To make matters worse, companies sometimes fail to promote their sites in foreign markets. Advertising and search engine registration is just as important abroad as in the US, if not more so.
What about Gateways?
Assuming you want to build a language gateway, you must figure out how to select the correct system. Opinions vary widely in this regard, although there are some general pros and cons to consider.
While an array of Italian, Japanese, and French flags may seem like an easy (and colorful) solution, it often presents more problems than it solves. For example, how would you represent Spanish with one flag? And many flags could easily represent more than one language.
Using a “Welcome” Mat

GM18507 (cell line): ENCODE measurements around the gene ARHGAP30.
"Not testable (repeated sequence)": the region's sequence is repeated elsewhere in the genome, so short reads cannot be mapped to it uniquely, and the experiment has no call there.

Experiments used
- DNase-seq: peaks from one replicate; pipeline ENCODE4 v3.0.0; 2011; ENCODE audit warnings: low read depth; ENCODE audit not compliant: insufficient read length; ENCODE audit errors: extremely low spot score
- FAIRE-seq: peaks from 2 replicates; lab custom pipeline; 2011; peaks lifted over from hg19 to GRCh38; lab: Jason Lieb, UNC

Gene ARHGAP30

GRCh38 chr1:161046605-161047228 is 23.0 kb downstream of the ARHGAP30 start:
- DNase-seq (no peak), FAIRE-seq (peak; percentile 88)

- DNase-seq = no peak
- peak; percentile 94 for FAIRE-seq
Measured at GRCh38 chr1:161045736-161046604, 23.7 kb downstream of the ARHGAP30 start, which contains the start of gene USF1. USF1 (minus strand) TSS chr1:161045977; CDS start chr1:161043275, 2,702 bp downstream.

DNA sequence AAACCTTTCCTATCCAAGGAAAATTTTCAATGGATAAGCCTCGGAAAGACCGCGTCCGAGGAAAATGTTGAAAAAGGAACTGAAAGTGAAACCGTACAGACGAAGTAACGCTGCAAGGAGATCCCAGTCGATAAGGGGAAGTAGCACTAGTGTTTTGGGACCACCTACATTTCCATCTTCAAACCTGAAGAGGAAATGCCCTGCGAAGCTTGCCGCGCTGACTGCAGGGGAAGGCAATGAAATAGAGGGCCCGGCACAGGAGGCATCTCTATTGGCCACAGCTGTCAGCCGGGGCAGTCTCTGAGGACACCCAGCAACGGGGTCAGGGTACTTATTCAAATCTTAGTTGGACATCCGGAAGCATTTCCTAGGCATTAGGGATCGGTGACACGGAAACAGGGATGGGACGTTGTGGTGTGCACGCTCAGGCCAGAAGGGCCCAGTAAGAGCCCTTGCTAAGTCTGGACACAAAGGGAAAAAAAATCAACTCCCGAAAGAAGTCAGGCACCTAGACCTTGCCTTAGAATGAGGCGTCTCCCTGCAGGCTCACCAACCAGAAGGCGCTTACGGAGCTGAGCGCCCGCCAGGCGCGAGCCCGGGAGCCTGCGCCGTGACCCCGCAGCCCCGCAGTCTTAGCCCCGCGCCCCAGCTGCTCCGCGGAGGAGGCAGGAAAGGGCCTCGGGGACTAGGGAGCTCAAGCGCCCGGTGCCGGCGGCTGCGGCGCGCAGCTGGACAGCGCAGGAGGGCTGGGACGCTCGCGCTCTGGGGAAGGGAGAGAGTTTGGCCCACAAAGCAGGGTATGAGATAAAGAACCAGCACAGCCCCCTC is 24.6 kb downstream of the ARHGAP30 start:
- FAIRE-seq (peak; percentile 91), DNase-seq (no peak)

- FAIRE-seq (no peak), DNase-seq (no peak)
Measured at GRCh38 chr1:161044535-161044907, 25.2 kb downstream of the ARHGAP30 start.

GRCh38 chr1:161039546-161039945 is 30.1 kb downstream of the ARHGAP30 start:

If you're working with only a few languages, try using small GIF images of a translated word, such as “Welcome” or the name of the language itself. This is an excellent approach, but it doesn't scale well. After you reach four languages, you'll find the GIFs taking up more and more room on your site.
Let users “select” their language
A third option is to use a pull-down menu, as shown here:
Pull-down menus waste very little real estate, and they're easily scaled. The tradeoff is that the menu can only display one word until it is activated. What word should that be, and in what language? Keep in mind, however, that certain languages won't display without the correct fonts installed on the client browser.
Avoiding Graphics for Translated Text that Changes Frequently